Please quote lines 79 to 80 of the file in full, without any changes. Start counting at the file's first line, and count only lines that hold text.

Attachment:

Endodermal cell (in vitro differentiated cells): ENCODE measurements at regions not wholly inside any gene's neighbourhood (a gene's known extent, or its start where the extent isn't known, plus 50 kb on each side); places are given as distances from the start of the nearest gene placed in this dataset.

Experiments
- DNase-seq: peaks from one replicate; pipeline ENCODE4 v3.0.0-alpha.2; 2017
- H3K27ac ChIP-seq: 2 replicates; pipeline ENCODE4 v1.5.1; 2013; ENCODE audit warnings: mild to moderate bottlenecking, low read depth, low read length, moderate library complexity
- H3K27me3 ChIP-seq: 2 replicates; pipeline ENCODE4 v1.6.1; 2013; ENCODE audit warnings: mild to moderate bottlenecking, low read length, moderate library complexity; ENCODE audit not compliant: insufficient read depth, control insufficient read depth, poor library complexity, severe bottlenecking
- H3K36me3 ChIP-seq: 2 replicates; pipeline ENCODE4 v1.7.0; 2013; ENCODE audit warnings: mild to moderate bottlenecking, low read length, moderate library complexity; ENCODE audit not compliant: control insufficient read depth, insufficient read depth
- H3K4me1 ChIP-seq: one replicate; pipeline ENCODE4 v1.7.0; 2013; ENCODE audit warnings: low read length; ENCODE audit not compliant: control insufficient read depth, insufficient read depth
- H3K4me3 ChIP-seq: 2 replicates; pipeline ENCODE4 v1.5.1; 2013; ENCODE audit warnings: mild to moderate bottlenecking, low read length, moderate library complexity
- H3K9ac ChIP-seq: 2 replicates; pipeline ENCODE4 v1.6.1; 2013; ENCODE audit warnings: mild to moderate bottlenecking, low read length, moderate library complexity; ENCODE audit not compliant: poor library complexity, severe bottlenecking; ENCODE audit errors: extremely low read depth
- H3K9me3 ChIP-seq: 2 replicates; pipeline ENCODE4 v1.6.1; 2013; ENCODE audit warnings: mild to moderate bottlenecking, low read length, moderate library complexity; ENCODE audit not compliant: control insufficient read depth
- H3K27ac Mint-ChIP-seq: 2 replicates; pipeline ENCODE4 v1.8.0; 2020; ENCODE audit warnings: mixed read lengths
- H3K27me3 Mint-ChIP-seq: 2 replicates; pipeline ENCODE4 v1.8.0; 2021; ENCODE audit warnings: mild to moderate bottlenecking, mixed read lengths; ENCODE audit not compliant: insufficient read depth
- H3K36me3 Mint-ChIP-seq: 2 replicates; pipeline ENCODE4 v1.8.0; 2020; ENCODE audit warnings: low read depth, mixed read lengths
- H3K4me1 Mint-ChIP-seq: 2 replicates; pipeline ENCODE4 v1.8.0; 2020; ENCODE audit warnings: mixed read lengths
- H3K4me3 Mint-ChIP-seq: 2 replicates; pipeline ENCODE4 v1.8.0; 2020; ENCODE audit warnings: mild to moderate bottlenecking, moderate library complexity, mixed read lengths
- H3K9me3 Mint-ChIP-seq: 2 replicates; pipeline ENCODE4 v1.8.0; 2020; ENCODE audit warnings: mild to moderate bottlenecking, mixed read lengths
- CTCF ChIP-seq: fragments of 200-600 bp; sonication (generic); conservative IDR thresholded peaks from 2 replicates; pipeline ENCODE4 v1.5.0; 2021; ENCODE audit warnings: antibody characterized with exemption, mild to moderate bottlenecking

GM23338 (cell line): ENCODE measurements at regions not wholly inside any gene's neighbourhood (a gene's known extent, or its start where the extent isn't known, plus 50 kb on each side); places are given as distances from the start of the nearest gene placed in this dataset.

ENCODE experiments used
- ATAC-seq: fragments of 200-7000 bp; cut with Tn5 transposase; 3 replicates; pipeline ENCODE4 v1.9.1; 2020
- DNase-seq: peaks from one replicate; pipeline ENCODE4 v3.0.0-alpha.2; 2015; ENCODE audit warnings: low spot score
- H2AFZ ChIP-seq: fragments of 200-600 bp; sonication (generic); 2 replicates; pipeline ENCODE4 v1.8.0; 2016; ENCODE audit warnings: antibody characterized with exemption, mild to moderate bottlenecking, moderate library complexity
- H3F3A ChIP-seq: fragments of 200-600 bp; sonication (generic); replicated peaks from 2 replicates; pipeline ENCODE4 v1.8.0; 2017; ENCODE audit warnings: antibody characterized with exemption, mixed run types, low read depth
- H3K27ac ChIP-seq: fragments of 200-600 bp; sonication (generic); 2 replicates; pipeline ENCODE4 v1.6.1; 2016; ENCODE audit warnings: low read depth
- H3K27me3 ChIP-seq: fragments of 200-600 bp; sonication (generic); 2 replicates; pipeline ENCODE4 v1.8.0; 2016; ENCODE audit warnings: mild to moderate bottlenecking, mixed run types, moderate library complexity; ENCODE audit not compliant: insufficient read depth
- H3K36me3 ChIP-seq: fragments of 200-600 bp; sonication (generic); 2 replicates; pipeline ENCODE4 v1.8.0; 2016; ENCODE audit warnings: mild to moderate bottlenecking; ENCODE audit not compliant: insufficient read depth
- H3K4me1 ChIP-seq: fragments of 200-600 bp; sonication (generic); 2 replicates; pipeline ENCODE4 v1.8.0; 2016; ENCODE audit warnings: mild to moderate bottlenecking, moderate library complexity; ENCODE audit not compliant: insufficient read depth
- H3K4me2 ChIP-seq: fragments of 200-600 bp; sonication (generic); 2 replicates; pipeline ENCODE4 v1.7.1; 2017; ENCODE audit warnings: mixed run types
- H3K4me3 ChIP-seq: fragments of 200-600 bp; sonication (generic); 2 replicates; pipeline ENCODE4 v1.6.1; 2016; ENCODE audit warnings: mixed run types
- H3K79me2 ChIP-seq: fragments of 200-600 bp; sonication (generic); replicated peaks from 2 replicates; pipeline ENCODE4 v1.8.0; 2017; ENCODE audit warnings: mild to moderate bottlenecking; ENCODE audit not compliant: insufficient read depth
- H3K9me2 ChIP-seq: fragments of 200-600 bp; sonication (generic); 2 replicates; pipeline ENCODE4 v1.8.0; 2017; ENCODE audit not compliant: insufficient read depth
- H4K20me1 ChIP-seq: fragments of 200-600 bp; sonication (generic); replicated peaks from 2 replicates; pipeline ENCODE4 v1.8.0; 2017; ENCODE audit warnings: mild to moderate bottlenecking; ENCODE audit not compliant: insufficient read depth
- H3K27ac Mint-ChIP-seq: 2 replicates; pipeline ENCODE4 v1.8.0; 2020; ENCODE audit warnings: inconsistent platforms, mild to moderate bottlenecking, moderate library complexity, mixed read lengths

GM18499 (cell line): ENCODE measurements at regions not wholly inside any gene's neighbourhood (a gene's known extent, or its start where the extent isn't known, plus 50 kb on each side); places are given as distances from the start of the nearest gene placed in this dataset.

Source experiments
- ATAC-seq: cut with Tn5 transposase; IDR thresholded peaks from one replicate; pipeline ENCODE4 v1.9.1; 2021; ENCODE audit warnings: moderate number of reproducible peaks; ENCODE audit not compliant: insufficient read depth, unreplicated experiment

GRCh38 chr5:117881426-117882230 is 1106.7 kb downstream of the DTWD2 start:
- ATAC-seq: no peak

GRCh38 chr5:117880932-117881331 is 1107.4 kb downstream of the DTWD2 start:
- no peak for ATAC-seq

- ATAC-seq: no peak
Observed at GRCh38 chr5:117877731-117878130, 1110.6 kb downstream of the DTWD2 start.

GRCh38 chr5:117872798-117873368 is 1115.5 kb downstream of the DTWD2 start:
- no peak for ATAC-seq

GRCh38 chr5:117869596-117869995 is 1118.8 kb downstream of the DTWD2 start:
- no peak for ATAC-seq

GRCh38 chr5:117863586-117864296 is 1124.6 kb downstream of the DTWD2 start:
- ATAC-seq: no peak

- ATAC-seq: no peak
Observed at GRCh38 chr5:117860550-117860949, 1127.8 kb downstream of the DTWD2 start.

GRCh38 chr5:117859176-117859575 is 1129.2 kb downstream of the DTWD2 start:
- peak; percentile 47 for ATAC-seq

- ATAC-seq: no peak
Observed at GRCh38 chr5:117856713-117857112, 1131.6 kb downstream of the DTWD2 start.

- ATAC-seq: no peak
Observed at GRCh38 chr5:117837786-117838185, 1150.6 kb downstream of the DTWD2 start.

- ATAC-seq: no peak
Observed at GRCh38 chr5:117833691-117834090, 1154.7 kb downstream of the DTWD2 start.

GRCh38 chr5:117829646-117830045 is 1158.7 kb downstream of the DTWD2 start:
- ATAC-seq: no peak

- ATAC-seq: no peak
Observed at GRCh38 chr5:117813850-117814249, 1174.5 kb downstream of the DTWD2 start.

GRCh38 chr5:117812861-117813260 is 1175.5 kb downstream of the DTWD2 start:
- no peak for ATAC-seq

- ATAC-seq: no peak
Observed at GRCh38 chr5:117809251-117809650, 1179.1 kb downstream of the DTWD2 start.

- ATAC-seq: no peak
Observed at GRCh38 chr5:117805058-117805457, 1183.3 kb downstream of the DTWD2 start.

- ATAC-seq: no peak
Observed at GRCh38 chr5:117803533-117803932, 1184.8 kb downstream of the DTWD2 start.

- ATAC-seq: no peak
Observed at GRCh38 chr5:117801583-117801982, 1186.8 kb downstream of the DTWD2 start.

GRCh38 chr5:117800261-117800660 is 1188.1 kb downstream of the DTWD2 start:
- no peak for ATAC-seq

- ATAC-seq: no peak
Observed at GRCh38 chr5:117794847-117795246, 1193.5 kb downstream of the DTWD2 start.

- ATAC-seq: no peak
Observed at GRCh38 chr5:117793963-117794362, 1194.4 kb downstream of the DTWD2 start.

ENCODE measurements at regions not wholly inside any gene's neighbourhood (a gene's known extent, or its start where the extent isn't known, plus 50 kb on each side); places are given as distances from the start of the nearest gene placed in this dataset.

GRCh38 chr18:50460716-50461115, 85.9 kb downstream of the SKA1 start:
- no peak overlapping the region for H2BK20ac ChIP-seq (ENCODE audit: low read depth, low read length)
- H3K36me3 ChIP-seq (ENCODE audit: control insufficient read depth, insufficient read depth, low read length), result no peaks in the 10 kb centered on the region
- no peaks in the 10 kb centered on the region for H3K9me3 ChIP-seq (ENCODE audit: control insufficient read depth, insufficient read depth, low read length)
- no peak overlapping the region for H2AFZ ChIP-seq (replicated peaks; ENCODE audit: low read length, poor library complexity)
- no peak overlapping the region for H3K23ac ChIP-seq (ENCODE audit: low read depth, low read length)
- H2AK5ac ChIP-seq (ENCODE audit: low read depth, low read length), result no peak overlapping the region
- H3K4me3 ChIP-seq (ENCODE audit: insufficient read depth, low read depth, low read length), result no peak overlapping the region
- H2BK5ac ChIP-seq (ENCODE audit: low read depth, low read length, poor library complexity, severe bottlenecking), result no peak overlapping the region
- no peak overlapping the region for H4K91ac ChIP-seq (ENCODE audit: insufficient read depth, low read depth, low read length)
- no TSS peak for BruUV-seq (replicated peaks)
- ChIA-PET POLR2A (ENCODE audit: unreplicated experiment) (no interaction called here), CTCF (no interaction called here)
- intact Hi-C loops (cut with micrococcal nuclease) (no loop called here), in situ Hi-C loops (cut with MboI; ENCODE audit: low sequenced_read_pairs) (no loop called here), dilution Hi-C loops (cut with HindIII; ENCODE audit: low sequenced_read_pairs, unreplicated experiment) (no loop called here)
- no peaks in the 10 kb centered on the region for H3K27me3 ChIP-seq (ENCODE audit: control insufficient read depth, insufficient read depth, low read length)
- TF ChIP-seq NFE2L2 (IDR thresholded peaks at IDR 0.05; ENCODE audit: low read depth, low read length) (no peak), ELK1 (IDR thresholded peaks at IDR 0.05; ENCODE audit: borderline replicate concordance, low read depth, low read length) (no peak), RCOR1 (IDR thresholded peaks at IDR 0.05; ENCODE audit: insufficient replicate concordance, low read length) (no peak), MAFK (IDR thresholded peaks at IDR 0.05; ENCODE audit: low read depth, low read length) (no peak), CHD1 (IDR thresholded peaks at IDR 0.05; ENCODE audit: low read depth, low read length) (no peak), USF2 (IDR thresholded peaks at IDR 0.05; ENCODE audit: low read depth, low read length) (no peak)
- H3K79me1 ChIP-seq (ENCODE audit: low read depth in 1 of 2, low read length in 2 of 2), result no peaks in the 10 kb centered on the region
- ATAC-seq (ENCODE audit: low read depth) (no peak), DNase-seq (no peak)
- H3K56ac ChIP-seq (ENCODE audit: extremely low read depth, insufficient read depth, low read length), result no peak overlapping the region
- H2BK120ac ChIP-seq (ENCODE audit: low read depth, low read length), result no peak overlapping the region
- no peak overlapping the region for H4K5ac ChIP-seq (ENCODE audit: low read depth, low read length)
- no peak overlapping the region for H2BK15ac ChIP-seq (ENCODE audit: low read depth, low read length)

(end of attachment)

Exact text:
ENCODE measurements at regions not wholly inside any gene's neighbourhood (a gene's known extent, or its start where the extent isn't known, plus 50 kb on each side); places are given as distances from the start of the nearest gene placed in this dataset.

GRCh38 chr18:50460716-50461115, 85.9 kb downstream of the SKA1 start: